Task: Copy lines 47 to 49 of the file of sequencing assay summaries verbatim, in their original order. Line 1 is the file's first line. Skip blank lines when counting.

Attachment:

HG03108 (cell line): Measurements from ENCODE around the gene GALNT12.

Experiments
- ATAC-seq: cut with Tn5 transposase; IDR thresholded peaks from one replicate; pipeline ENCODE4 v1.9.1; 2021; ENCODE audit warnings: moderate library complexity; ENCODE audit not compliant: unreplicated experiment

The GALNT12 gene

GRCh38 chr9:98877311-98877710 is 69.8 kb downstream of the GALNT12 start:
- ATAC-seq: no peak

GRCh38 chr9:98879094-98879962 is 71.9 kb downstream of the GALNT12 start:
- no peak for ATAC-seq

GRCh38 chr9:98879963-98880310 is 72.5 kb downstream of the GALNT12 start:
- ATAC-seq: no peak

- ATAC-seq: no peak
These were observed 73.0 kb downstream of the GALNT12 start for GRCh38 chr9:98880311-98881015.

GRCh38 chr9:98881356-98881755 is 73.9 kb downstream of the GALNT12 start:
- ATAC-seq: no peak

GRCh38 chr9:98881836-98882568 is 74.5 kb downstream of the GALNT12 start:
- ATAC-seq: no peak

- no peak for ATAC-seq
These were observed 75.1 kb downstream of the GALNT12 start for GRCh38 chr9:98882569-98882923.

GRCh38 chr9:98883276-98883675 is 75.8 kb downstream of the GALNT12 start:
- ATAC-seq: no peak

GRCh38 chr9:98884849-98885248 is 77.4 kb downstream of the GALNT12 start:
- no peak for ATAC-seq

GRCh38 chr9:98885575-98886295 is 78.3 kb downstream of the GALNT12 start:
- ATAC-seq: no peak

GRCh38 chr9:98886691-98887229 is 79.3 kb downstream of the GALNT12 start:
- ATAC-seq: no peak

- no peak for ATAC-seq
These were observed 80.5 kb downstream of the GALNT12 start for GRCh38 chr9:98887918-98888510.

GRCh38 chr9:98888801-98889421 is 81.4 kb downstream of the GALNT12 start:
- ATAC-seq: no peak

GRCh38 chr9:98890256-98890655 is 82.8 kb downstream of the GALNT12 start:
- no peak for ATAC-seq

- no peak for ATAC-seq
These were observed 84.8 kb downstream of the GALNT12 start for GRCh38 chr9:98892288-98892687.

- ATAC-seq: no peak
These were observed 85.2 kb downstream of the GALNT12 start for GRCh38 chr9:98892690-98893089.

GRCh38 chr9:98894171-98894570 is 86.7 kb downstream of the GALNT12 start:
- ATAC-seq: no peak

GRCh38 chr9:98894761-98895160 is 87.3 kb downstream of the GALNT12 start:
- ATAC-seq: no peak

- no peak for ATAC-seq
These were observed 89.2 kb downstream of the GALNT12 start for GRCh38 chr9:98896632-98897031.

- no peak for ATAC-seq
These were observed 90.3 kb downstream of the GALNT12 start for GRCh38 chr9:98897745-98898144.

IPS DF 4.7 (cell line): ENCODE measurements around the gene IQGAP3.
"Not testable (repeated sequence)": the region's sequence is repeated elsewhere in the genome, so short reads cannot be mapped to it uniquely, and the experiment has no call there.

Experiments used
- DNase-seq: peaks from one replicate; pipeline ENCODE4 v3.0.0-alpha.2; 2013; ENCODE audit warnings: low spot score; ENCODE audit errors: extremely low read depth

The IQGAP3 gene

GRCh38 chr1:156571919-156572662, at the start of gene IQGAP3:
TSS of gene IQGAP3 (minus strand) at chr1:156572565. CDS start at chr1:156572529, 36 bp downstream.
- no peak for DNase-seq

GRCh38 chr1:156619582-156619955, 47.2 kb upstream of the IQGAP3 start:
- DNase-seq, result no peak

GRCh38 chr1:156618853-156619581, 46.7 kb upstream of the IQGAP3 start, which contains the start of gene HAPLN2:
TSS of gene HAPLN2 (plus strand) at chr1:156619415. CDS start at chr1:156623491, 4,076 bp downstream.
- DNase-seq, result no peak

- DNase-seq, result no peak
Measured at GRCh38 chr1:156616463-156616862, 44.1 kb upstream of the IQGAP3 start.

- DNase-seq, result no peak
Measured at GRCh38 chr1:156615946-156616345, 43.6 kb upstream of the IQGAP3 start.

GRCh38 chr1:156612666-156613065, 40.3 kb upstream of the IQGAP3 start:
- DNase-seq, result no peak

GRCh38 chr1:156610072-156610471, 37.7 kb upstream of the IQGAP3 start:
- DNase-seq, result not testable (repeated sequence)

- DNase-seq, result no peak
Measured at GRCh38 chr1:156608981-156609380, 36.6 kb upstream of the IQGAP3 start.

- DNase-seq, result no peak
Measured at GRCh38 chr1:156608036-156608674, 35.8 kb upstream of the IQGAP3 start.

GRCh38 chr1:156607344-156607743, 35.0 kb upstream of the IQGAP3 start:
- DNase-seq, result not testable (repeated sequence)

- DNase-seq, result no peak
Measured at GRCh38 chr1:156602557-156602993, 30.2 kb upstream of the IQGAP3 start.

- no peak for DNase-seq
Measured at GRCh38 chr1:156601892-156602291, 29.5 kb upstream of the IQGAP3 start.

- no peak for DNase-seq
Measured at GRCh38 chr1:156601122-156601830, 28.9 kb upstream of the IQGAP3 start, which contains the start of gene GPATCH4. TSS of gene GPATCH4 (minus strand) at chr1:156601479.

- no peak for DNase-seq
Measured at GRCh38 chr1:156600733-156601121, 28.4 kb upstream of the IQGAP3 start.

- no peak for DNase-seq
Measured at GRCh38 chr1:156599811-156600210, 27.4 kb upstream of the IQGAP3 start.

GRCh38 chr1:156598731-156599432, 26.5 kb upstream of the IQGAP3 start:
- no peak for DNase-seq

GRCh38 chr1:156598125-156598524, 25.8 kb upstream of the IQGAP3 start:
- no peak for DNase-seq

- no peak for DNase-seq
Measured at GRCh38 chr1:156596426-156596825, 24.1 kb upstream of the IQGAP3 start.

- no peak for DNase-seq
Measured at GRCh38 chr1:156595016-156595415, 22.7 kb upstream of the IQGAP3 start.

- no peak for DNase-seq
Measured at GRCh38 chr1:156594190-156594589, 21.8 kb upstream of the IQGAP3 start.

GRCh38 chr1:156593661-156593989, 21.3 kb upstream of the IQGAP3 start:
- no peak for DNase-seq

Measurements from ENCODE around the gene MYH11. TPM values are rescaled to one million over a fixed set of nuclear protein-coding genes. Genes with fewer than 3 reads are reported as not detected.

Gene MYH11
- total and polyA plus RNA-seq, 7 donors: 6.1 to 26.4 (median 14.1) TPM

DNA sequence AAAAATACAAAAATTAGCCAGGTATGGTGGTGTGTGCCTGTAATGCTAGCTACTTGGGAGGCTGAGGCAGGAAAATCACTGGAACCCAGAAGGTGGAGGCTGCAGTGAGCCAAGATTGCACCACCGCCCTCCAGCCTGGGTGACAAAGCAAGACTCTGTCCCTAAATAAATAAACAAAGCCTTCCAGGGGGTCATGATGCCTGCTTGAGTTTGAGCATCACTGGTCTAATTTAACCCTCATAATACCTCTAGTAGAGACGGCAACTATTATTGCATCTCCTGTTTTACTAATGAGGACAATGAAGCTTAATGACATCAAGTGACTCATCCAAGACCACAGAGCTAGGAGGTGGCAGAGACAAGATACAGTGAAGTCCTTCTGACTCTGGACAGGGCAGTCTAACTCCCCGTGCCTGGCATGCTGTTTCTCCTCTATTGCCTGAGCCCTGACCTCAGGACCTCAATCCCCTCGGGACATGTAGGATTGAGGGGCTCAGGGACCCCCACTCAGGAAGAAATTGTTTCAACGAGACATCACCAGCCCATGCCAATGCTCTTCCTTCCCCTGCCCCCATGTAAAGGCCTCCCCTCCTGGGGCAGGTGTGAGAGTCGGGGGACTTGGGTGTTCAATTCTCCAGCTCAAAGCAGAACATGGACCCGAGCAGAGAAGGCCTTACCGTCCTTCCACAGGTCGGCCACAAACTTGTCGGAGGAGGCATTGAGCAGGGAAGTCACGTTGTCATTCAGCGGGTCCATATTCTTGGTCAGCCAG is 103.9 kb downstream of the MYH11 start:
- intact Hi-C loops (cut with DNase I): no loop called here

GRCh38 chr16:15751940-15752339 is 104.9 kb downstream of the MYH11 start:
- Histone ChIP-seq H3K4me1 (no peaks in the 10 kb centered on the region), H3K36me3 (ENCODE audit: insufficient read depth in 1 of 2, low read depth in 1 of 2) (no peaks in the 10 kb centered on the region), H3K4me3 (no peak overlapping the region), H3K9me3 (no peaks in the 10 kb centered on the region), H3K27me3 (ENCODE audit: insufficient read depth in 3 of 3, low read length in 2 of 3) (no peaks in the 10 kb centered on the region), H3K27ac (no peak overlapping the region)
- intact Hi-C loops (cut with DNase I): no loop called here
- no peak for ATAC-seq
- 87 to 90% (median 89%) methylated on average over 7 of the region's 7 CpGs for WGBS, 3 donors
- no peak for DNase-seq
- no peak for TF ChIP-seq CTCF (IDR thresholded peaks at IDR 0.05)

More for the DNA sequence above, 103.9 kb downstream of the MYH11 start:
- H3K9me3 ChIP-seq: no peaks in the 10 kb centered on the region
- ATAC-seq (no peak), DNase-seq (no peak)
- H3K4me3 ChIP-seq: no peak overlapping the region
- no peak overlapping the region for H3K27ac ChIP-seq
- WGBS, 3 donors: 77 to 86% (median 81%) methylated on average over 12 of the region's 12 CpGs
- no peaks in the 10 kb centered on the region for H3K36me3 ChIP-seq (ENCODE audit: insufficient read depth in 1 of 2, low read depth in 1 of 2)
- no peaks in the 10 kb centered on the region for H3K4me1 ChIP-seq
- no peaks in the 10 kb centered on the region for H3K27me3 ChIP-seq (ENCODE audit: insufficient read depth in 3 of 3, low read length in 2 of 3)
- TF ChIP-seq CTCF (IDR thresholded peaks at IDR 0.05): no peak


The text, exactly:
Experiments used
- DNase-seq: peaks from one replicate; pipeline ENCODE4 v3.0.0-alpha.2; 2013; ENCODE audit warnings: low spot score; ENCODE audit errors: extremely low read depth

The IQGAP3 gene